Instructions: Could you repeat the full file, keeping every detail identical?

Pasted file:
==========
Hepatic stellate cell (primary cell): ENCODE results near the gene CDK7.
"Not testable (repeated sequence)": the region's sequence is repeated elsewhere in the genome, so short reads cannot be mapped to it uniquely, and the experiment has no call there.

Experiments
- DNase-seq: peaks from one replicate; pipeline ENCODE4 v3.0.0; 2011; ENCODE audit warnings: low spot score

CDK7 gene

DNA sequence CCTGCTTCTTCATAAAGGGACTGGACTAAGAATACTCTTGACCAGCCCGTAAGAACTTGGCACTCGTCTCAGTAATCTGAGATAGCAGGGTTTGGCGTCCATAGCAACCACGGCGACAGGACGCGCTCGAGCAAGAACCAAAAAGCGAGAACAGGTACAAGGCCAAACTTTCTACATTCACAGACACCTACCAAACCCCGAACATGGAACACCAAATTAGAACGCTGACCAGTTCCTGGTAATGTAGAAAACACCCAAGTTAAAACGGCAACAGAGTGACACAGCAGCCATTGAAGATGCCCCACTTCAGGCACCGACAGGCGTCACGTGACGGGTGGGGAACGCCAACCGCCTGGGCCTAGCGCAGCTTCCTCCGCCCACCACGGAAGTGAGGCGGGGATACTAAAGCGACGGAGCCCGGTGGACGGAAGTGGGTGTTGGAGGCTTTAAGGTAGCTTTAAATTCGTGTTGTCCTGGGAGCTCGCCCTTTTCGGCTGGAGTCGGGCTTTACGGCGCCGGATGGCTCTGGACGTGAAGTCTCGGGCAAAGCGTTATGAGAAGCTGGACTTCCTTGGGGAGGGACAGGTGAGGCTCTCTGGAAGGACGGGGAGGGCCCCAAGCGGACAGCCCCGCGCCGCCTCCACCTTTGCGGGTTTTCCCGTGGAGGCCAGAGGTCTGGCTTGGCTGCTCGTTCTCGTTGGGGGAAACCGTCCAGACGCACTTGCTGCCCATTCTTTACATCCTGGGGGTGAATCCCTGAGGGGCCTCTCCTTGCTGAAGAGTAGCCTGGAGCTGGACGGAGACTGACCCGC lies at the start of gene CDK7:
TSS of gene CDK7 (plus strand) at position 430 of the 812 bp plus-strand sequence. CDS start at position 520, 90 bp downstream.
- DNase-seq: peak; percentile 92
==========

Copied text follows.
Hepatic stellate cell (primary cell): ENCODE results near the gene CDK7.
"Not testable (repeated sequence)": the region's sequence is repeated elsewhere in the genome, so short reads cannot be mapped to it uniquely, and the experiment has no call there.

Experiments
- DNase-seq: peaks from one replicate; pipeline ENCODE4 v3.0.0; 2011; ENCODE audit warnings: low spot score

CDK7 gene

DNA sequence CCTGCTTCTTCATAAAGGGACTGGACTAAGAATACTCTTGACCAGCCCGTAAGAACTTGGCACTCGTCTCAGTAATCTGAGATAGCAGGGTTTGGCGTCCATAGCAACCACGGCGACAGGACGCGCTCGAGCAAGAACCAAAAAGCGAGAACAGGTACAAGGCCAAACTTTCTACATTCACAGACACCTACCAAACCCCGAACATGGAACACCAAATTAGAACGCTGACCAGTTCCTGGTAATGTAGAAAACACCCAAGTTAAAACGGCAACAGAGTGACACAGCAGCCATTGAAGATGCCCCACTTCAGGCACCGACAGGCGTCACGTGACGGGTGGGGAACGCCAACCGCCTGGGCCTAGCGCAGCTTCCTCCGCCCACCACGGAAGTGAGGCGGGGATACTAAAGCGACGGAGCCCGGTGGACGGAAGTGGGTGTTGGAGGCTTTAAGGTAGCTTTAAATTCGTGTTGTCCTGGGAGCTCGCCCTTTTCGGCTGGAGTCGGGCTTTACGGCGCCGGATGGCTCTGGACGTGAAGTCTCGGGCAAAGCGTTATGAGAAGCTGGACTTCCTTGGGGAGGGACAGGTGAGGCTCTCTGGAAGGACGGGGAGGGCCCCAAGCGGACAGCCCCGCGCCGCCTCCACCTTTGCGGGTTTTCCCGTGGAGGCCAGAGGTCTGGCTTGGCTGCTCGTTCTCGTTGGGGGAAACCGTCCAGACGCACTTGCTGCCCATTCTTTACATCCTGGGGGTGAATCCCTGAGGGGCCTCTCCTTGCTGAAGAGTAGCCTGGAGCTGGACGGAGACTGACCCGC lies at the start of gene CDK7:
TSS of gene CDK7 (plus strand) at position 430 of the 812 bp plus-strand sequence. CDS start at position 520, 90 bp downstream.
- DNase-seq: peak; percentile 92